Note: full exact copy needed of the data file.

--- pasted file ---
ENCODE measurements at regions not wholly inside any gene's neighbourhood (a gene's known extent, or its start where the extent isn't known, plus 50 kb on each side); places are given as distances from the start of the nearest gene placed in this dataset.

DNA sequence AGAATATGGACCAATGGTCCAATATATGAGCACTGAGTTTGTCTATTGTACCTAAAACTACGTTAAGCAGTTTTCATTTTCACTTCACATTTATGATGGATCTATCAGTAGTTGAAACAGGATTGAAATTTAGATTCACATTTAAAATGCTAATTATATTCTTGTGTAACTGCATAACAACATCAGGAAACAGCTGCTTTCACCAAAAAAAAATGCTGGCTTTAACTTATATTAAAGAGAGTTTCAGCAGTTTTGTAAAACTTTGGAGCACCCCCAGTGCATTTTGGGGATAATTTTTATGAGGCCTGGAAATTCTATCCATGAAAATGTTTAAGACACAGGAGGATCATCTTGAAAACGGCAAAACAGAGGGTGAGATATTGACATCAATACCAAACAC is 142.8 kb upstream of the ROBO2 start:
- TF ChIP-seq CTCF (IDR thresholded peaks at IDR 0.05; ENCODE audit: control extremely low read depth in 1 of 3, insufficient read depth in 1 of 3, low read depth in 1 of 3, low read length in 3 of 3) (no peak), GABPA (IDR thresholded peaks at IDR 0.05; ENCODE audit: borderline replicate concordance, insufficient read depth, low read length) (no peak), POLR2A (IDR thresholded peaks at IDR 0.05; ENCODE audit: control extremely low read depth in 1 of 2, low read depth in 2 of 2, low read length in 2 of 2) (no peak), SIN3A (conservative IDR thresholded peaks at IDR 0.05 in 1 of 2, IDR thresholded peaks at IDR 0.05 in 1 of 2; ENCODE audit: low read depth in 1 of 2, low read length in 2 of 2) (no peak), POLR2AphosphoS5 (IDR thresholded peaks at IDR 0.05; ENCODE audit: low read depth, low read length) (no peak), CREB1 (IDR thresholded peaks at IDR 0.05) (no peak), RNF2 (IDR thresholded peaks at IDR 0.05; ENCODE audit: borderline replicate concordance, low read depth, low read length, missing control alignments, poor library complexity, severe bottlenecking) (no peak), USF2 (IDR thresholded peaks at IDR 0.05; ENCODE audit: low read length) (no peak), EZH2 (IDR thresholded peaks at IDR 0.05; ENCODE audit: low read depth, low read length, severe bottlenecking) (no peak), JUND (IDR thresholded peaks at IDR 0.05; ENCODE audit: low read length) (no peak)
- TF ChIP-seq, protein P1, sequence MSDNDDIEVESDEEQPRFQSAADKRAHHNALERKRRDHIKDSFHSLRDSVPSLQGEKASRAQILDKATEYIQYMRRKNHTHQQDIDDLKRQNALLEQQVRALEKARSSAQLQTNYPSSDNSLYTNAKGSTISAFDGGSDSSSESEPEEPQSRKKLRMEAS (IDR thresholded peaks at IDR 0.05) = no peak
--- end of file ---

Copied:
ENCODE measurements at regions not wholly inside any gene's neighbourhood (a gene's known extent, or its start where the extent isn't known, plus 50 kb on each side); places are given as distances from the start of the nearest gene placed in this dataset.

DNA sequence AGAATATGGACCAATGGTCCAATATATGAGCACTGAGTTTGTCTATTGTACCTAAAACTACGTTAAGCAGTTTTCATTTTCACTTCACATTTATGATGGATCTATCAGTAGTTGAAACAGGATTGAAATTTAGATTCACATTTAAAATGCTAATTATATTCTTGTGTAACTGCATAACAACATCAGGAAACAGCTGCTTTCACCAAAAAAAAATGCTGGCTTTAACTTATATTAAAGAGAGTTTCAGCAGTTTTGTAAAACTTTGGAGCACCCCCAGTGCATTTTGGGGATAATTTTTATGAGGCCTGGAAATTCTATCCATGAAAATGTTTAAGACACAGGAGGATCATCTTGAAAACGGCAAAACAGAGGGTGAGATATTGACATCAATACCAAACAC is 142.8 kb upstream of the ROBO2 start:
- TF ChIP-seq CTCF (IDR thresholded peaks at IDR 0.05; ENCODE audit: control extremely low read depth in 1 of 3, insufficient read depth in 1 of 3, low read depth in 1 of 3, low read length in 3 of 3) (no peak), GABPA (IDR thresholded peaks at IDR 0.05; ENCODE audit: borderline replicate concordance, insufficient read depth, low read length) (no peak), POLR2A (IDR thresholded peaks at IDR 0.05; ENCODE audit: control extremely low read depth in 1 of 2, low read depth in 2 of 2, low read length in 2 of 2) (no peak), SIN3A (conservative IDR thresholded peaks at IDR 0.05 in 1 of 2, IDR thresholded peaks at IDR 0.05 in 1 of 2; ENCODE audit: low read depth in 1 of 2, low read length in 2 of 2) (no peak), POLR2AphosphoS5 (IDR thresholded peaks at IDR 0.05; ENCODE audit: low read depth, low read length) (no peak), CREB1 (IDR thresholded peaks at IDR 0.05) (no peak), RNF2 (IDR thresholded peaks at IDR 0.05; ENCODE audit: borderline replicate concordance, low read depth, low read length, missing control alignments, poor library complexity, severe bottlenecking) (no peak), USF2 (IDR thresholded peaks at IDR 0.05; ENCODE audit: low read length) (no peak), EZH2 (IDR thresholded peaks at IDR 0.05; ENCODE audit: low read depth, low read length, severe bottlenecking) (no peak), JUND (IDR thresholded peaks at IDR 0.05; ENCODE audit: low read length) (no peak)
- TF ChIP-seq, protein P1, sequence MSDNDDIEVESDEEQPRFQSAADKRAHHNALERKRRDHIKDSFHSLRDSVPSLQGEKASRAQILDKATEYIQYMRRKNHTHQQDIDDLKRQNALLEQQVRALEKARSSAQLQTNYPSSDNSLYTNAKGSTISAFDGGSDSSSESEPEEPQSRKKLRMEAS (IDR thresholded peaks at IDR 0.05) = no peak